More details about the tagging system (if possible) would also help; it can also be a good opportunity to mention the possibility of e.g. NLP-assisted tagging and in general ML-assisted communication and communication management enabled by a solution that fully and clearly models and manages all the relevant identity aspects.
Maybe this is the right place to mention the correlation risk when using the same identifiers, such as mobile number and email address, with more than one profile.
Explicitly stating that the (flawed) assumption “one email belong to one person” is dropped and made obsolete by profiles can also help but I think this is not enough to dissolve the correlation concern because it is indeed a very common case.
Also at P.14 I’d rather use “information minimization” in this context rather than “obfuscation” because it has a more logical and less technical connotation that I feel is more relevant here.
4. The technical solution
P.17 I think that providing a roadmap (even just qualitative, e.g. after the beta and before the token launch) for the release of the code as open-source can increase overall confidence and appreciation.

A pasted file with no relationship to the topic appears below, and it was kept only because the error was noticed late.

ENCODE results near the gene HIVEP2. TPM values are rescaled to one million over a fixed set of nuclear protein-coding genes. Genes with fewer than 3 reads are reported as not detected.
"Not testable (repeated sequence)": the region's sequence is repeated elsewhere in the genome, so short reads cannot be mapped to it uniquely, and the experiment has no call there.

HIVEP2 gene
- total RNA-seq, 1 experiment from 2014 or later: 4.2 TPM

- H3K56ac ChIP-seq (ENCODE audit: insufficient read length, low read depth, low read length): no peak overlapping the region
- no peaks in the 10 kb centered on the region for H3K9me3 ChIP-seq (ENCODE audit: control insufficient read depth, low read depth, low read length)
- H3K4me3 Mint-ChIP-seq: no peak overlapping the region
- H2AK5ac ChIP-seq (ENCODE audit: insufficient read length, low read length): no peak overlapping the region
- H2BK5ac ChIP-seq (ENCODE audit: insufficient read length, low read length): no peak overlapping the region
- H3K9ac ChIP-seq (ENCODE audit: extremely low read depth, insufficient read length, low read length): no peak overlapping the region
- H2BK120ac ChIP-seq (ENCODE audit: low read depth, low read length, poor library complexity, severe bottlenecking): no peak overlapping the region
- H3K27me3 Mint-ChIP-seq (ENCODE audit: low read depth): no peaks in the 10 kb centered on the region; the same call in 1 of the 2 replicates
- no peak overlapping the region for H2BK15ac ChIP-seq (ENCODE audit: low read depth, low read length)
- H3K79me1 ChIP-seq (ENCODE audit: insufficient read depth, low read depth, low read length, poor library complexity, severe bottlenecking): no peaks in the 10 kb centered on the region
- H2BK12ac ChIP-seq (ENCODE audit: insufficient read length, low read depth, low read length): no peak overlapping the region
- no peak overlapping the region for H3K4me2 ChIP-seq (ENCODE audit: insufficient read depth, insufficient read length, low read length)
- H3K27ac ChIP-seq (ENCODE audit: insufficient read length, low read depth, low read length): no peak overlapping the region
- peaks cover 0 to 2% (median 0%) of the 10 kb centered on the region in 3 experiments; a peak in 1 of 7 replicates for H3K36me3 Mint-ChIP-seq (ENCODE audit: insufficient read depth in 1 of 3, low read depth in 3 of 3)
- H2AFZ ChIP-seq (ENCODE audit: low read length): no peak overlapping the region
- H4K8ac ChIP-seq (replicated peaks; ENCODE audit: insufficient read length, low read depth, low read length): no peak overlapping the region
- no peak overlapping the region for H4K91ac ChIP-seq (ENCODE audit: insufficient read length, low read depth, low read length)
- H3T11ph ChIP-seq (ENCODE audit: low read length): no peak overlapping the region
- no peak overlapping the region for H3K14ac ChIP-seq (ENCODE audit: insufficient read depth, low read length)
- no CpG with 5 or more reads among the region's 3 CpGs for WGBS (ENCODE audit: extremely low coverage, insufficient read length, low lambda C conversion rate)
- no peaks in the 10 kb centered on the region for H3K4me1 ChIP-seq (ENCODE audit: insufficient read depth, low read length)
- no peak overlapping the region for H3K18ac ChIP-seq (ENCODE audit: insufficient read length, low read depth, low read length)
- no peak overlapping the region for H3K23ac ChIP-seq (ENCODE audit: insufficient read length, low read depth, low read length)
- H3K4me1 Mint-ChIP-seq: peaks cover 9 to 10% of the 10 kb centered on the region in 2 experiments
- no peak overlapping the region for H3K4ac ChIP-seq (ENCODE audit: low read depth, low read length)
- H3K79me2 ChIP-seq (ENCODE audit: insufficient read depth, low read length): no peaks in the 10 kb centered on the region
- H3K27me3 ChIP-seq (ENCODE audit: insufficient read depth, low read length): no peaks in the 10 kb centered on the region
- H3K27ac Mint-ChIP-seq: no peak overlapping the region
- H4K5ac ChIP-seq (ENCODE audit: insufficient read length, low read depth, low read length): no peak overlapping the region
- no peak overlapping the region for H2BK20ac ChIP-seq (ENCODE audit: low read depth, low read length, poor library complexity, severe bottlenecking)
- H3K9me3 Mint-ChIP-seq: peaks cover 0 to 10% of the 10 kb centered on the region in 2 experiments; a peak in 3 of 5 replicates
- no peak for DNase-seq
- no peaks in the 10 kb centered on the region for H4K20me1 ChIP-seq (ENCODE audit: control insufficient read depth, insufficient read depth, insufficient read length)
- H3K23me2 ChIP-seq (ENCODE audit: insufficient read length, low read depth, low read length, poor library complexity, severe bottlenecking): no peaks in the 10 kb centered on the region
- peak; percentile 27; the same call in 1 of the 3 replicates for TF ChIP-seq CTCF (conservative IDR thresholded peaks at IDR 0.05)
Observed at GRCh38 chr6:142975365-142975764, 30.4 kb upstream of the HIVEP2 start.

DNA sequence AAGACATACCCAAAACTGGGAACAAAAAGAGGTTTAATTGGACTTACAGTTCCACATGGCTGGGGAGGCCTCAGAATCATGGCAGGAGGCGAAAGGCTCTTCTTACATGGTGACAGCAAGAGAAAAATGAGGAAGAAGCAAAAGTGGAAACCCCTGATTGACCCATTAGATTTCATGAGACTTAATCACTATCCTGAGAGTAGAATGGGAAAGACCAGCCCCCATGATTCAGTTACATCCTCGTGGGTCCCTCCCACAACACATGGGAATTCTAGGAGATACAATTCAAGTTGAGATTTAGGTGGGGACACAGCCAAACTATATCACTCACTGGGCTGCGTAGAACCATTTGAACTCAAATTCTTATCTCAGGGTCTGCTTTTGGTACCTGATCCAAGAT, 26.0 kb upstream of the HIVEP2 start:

4.1 Technology stack
I suggest to detail further the reasons for choosing Golang as a server-side platform, for example Rust has lately become very popular in the decentralization space, including e.g. Hyperledger Aries and Indy, and is arguably a richer, more sophisticated systems language that also provides interesting memory protection features; for this reason I expect the paper’s technical public to wonder about that.
As for public blockchains it would be useful to elaborate about which Hyperledger projects are currently planned to be used and (briefly) how, e.g. Indy was designed to be especially suited to DID (as a DPKI infrastructure) and Aries specifies and implements P2P communication patterns for SSI and verifiable credentials use cases (and they enable Sovrin). The Digital Identity Foundation also specified SideTree as a viable DPKI infrastructure on top of public blockchains like Bitcoin and Ethereum (and others, through adapters). Elaborating more on the relationships with these projects and the organizations backing them would also engage the technical audience (I personally consider Hyperledger’s and Sovrin’s multi-faceted work truly exceptional).